Sports programming is becoming more widely available on streaming platforms, eroding one of the few competitive advantages of the pay-TV bundle.   We view sports as the glue holding the pay-TV bundle together, because key sports content remains exclusive to TV and is overwhelmingly watched live. While still the most attractive content on TV, the draw of sports on TV is somewhat weakening as key sports programming, in particular the National Football League (NFL), is increasingly available online. Notably, both CBS and NBC simulcast their NFL broadcasts on their streaming services, Amazon Prime now broadcasts Thursday Night Football games, and the NFL Sunday Ticket is now available on a streaming platform, YouTube TV. Other major sports leagues followed this lead--in particular Major League Baseball has carved out niche packages that offer games exclusively on streaming (for example, Apple TV+'s Friday night lineup and Peacock's Sunday morning lineup). Longer term, the availability of key sports programming on either streaming exclusively or on both linear TV and streaming platforms could accelerate the decline of the linear TV bundle as consumers now have options. This availability of sports on streaming will continue to appeal to casual sports fans, leaving the hardcore sports fans to remain loyal to the bigger pay-TV packages.

Table 1

Pay-TV Subscribers Forecast By Distribution Platform
Percent annual change
Large Cable Midsize Cable Small Cable Total Cable Satellite Telco Total Legacy Virtual Overall Pay-TV
2020a (3.8) (9.0) (10.1) (4.8) (14.0) (14.5) (8.7) 24.7 (4.7)
2021a (5.9) (9.3) (12.7) (6.7) (11.7) (13.2) (8.8) 19.9 (4.3)
2022a (8.2) (11.6) (13.6) (8.9) (15.3) (12.9) (11.1) 9.6 (7.0)
2023f (9.2) (12.9) (12.8) (9.8) (18.1) (13.8) (12.4) 10.4 (7.1)
2024e (10.5) (11.5) (11.3) (10.7) (18.5) (15.0) (13.2) 4.5 (8.3)
Large cable includes Comcast and Charter. Midsize cable includes operators with more than 1 million video subscribers but not including Comcast Corp. and Charter Communications Inc.. Small cable includes operators with less than 1 million video subscribers and includes overbuilders. Satellite includes DirecTV and Dish. Telco includes Cincinnati Bell, Verizon and AT&T (U-verse). Virtual includes SlingTV, philo, Sony Playstation, YouTube TV, fuboTV, AT&T TV (and its incarnations), and Hulu Live. a--Actual. f--Forecast. e--Estimate. Sources: Company reports, S&P Global Ratings estimates.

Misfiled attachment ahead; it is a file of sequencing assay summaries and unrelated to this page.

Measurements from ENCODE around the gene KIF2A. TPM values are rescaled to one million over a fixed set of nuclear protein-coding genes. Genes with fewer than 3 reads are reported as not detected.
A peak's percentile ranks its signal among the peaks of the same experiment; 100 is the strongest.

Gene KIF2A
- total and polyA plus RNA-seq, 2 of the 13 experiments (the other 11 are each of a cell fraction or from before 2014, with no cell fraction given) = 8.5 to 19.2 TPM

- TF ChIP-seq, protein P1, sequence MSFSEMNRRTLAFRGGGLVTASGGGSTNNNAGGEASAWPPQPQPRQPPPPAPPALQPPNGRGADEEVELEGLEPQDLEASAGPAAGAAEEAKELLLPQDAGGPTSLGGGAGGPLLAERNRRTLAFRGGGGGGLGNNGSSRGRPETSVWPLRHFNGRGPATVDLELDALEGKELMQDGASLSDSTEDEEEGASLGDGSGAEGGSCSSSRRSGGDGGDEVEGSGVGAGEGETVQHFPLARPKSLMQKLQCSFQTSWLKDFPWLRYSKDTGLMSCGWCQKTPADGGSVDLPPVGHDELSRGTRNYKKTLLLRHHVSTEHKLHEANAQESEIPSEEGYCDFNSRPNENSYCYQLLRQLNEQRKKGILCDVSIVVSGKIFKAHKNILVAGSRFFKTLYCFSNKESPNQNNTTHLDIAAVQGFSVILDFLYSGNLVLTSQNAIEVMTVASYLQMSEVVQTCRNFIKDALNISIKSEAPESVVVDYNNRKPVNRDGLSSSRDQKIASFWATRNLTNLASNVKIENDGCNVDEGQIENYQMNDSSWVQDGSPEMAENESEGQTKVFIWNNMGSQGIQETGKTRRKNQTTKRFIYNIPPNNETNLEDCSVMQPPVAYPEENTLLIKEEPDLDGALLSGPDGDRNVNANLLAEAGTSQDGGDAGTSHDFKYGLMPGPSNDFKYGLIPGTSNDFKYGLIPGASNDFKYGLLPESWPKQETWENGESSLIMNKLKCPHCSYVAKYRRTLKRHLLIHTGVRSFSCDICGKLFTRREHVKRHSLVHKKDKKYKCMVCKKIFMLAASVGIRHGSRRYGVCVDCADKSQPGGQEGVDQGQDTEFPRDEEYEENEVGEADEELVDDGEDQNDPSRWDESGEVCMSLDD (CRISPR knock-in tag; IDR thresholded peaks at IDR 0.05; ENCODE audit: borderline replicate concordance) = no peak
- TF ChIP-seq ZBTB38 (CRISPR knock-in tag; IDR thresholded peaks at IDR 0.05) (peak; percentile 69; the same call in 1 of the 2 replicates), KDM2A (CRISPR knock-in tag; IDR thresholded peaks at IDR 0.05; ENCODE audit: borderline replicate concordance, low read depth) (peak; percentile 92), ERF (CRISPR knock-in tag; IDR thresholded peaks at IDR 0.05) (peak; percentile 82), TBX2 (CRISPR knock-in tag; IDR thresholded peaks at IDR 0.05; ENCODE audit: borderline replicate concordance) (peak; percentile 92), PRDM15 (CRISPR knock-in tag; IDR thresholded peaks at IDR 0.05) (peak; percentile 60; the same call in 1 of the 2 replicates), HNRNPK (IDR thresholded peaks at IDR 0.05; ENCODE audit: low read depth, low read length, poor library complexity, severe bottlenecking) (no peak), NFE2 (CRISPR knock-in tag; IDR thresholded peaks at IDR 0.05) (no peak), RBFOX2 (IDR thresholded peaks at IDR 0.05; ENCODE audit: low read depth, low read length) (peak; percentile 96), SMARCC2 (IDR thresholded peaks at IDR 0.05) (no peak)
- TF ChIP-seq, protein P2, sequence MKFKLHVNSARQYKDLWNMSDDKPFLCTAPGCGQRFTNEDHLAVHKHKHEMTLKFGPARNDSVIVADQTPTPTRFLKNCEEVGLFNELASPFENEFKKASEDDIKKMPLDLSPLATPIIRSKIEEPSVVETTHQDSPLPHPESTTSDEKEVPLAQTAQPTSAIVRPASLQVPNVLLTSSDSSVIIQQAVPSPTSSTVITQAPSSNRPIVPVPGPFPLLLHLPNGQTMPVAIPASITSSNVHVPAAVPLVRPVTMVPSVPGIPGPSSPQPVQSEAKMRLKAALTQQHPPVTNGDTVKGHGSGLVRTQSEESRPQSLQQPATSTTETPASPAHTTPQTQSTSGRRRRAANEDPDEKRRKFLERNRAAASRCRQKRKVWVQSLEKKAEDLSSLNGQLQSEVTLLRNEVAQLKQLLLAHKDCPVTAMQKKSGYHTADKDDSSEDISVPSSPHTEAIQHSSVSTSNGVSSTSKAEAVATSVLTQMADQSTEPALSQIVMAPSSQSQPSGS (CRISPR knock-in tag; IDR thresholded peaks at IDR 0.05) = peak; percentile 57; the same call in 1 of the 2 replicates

Cable

We expect the rate of pay-TV subscriber losses for the cable sector to increase to 9.8% this year versus 8.9% last year.   The increase comes from both larger cable operators--a 100 basis point (bp) increase to 9.2% from 8.2% in 2022--and midsize cable companies (12.9% versus 11.6% in 2022). This pace should continue, or even worsen, because the sector is indifferent as to whether unprofitable customers get video service from cable companies or a third-party service. For example, in its most recent earnings call, Altice USA's CEO commented that the company may consider outsourcing its video service.

To garner maximum market share, cable companies had historically subsidized consumers' bills by absorbing a portion of the programming cost increases imposed by media companies. Small and midsize cable companies first shifted away from this practice to focus on profitability instead of unit growth and began to fully pass these higher rates directly to consumers. Comcast followed suit in 2021, and its net pay-TV subscriber losses have nearly quadrupled in just two years. Charter bucked the industry trend for years by using "skinny bundle" options, keeping losses the lowest in the industry. However, we expect Charter's pay-TV losses to increase to levels more in line with the rest of the industry by 2024, as minimum carriage requirements of certain channels reduces flexibility to create customizable bundles..

Satellite

Overall, we expect satellite pay-TV subscribers to decline at a mid- to high-double-digit percentage. We believe satellite TV will continue to lose market share in markets where it competes with a cable company that can offer a bundled discount with high-speed internet, which has been a trend for years. Therefore, the addressable market for satellite is increasingly skewed toward rural markets where cable operators do not operate and therefore lack reliable broadband data services and are limited to only pay-TV for video service. Over the next five years, this will likely change. The cable and telecom companies, in search for growth, are expanding their broadband footprint into both unserved and underserved markets. In addition, the U.S. government has allocated $42 billion as part of the Broadband Equity, Access, and Deployment (BEAD) program to increase in-home broadband availability in rural markets, making streaming options available to those underserved consumers. We believe cord-cutting could accelerate as consumers in these areas subscribe to streaming services, although this will take several years. We also anticipate 2023 will bring elevated churn for DirecTV as it loses subscribers that had signed up for its NFL Sunday Ticket service, which is now with YouTube TV.